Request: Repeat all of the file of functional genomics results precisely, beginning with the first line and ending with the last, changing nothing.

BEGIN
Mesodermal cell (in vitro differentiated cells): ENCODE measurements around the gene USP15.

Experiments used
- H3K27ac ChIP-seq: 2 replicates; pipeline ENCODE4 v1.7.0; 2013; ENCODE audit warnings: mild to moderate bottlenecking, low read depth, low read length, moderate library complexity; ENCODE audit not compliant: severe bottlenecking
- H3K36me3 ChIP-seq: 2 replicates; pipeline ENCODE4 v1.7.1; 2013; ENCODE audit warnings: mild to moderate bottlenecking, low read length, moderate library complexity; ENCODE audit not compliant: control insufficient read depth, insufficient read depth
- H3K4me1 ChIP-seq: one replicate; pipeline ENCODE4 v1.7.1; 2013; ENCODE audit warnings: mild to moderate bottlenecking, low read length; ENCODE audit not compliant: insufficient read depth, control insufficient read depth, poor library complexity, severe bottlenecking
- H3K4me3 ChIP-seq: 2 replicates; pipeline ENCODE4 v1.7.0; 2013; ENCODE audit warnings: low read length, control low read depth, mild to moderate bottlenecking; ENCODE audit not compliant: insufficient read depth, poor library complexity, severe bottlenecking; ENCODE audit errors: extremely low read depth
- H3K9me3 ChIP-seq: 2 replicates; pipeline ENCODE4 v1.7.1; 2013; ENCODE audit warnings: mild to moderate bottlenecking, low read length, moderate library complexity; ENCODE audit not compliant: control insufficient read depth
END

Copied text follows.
Mesodermal cell (in vitro differentiated cells): ENCODE measurements around the gene USP15.

Experiments used
- H3K27ac ChIP-seq: 2 replicates; pipeline ENCODE4 v1.7.0; 2013; ENCODE audit warnings: mild to moderate bottlenecking, low read depth, low read length, moderate library complexity; ENCODE audit not compliant: severe bottlenecking
- H3K36me3 ChIP-seq: 2 replicates; pipeline ENCODE4 v1.7.1; 2013; ENCODE audit warnings: mild to moderate bottlenecking, low read length, moderate library complexity; ENCODE audit not compliant: control insufficient read depth, insufficient read depth
- H3K4me1 ChIP-seq: one replicate; pipeline ENCODE4 v1.7.1; 2013; ENCODE audit warnings: mild to moderate bottlenecking, low read length; ENCODE audit not compliant: insufficient read depth, control insufficient read depth, poor library complexity, severe bottlenecking
- H3K4me3 ChIP-seq: 2 replicates; pipeline ENCODE4 v1.7.0; 2013; ENCODE audit warnings: low read length, control low read depth, mild to moderate bottlenecking; ENCODE audit not compliant: insufficient read depth, poor library complexity, severe bottlenecking; ENCODE audit errors: extremely low read depth
- H3K9me3 ChIP-seq: 2 replicates; pipeline ENCODE4 v1.7.1; 2013; ENCODE audit warnings: mild to moderate bottlenecking, low read length, moderate library complexity; ENCODE audit not compliant: control insufficient read depth